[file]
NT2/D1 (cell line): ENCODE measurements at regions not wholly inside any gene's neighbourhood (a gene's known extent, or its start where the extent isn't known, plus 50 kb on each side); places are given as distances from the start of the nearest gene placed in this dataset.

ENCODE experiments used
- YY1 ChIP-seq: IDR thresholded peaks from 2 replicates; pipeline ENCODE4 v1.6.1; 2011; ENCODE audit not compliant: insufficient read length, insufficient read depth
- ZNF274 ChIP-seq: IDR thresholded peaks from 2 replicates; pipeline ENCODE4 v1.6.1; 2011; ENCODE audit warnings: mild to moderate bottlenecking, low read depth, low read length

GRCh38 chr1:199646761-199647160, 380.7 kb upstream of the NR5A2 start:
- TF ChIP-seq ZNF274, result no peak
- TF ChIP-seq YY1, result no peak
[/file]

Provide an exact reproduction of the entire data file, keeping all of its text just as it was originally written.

NT2/D1 (cell line): ENCODE measurements at regions not wholly inside any gene's neighbourhood (a gene's known extent, or its start where the extent isn't known, plus 50 kb on each side); places are given as distances from the start of the nearest gene placed in this dataset.

ENCODE experiments used
- YY1 ChIP-seq: IDR thresholded peaks from 2 replicates; pipeline ENCODE4 v1.6.1; 2011; ENCODE audit not compliant: insufficient read length, insufficient read depth
- ZNF274 ChIP-seq: IDR thresholded peaks from 2 replicates; pipeline ENCODE4 v1.6.1; 2011; ENCODE audit warnings: mild to moderate bottlenecking, low read depth, low read length

GRCh38 chr1:199646761-199647160, 380.7 kb upstream of the NR5A2 start:
- TF ChIP-seq ZNF274, result no peak
- TF ChIP-seq YY1, result no peak